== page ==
UPDATE: A district attorney in Alabama announced in early July she is dropping the charges against Marshae Jones, who had been charged with manslaughter after a fight she allegedly started ended with another woman, Ebony Jemison, shooting her.
The gunshot resulted in Jones, who was five months pregnant, losing her baby.
“After reviewing the facts of this case and the applicable state law, I have determined that it is not in the best interest of justice to pursue prosecution of Ms. Jones,” said Jefferson County Bessemer Cutoff District Attorney Lynneice O. Washington. There are no winners, only losers, in this sad ordeal.”
Marshae Jones was standing outside a Dollar General in Birmingham, Alabama, last December when she got into a fight with another woman, Ebony Jemison, who shot her in the stomach. Jones was five months pregnant at the time.
The 27-year-old woman was indicted by a grand jury Wednesday for the death of her unborn child, according to AL.com. She was charged with manslaughter, even though it was Jemison, 23, who fired the gun.
Jemison was initially charged with manslaughter, too, but the grand jury failed to indict her and the charges were dismissed. Police said Jemison was acting in self defense when she shot Jones.
Pleasant Grove Police Lt. Danny Reid said in December the department brought charges against Jones as well because “the only true victim in this was the unborn baby.” He argued it was Jones “who initiated and continued the fight, which resulted in the death of her own unborn baby.”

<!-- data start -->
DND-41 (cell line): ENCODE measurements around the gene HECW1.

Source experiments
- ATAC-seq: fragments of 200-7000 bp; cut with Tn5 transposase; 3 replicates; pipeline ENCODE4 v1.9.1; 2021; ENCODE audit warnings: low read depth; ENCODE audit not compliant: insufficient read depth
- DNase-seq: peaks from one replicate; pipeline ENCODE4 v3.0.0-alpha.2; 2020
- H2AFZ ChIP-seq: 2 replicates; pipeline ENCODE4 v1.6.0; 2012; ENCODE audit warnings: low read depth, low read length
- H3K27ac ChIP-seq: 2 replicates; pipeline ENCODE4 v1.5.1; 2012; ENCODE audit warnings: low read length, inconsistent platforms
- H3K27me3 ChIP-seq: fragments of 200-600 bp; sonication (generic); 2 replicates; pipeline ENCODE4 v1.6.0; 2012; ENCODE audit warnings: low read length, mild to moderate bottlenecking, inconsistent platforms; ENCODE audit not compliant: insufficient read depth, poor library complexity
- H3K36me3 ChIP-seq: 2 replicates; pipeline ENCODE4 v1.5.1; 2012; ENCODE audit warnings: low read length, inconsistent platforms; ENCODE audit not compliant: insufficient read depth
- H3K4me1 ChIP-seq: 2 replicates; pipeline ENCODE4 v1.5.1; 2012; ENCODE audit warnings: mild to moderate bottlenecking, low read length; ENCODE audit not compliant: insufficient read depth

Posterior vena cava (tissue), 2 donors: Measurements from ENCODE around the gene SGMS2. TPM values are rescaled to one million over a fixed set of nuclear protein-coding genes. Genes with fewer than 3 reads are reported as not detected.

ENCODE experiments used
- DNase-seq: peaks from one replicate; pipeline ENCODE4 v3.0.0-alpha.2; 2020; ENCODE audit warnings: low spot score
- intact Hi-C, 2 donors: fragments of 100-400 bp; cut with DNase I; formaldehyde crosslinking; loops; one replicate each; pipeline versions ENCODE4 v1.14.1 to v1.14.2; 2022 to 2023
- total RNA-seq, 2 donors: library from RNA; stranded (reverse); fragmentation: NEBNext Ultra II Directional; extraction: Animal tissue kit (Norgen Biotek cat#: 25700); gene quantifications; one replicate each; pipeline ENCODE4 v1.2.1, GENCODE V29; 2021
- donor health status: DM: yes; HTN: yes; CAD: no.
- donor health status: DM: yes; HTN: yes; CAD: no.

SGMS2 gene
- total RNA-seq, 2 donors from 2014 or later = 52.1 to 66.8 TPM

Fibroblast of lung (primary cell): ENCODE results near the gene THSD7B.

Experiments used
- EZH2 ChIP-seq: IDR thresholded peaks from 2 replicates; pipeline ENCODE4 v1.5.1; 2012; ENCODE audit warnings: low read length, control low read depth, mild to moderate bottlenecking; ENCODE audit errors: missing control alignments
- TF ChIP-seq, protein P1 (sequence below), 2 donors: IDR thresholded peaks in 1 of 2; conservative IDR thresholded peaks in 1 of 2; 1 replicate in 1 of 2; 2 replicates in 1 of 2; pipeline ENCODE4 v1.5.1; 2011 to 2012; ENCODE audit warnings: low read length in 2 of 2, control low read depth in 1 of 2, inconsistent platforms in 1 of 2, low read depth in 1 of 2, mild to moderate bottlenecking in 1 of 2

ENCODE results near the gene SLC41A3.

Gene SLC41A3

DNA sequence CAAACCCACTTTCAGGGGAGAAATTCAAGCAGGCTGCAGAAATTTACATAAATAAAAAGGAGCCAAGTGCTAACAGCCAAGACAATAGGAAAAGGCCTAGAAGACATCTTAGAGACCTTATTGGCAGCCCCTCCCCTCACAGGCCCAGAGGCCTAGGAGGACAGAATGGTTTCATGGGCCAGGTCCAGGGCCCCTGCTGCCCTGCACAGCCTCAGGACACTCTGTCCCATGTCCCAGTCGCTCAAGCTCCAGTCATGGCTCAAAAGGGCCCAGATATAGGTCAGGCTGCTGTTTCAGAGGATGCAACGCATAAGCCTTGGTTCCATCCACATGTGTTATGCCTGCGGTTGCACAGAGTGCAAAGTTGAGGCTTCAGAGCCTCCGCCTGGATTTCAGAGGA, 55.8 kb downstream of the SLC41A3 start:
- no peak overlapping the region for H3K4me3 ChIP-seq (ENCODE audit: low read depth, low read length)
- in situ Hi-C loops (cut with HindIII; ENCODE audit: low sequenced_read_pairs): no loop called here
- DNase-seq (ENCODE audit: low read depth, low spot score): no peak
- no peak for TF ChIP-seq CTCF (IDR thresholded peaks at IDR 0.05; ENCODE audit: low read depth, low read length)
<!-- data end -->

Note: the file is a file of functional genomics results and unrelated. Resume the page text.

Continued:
“Let’s not lose sight that the unborn baby is the victim here,” Reid said again this week. “She had no choice in being brought unnecessarily into a fight where she was relying on her mother for protection.”
The situation — and the ensuing charges — have quickly become a flashpoint in the debate over access to abortion, particularly given Alabama Gov. Kay Ivey (R) recently signed into law what has been regarded as the strictest pro-life bill in the country.
The legislation makes it a felony for a doctor to perform or attempt to perform an abortion at any stage of pregnancy.
In a tweet about Jones posted Wednesday, NARAL Pro-Choice America President Ilyse Hogue wrote, “This [is] what 2019 looks like for a pregnant woman of color without means in a red state.”
Amanda Reyes, executive director of the Yellowhammer Fund, an advocacy organization for women seeking abortion in Alabama, said Jones’ indictment proves that, in Alabama, “the moment a person becomes pregnant their sole responsibility is to produce a live, healthy baby and that it considers any action a pregnant person takes that might impede in that live birth to be a criminal act.”
Some, like conservative commentator Allie Stuckey, defended the charges against Jones, agreeing with Reid’s assessment that the unborn baby was the victim of the tragic incident.
It should be noted, though, that a majority of mainstream pro-life organizations have stated their opposition to prosecuting women who seek out abortions or experience miscarriages for any number of reasons.
In 2016, when then-candidate Donald Trump said during an MNSBC town hall event that he believes women who have abortions should face “some form of punishment,” March for Life President Jeanne Mancini described his comments as “completely out of touch with the pro-life movement.”
“Being pro-life means wanting what is best for the mother and the baby. Women who choose abortion often do so in desperation and then deeply regret such a decision,” she explained at the time. “No pro-lifer would ever want to punish a woman who has chosen abortion.”
“This is against the very nature of what we are about,” Mancini continued. “We invite a woman who has gone down this route to consider paths to healing, not punishment.”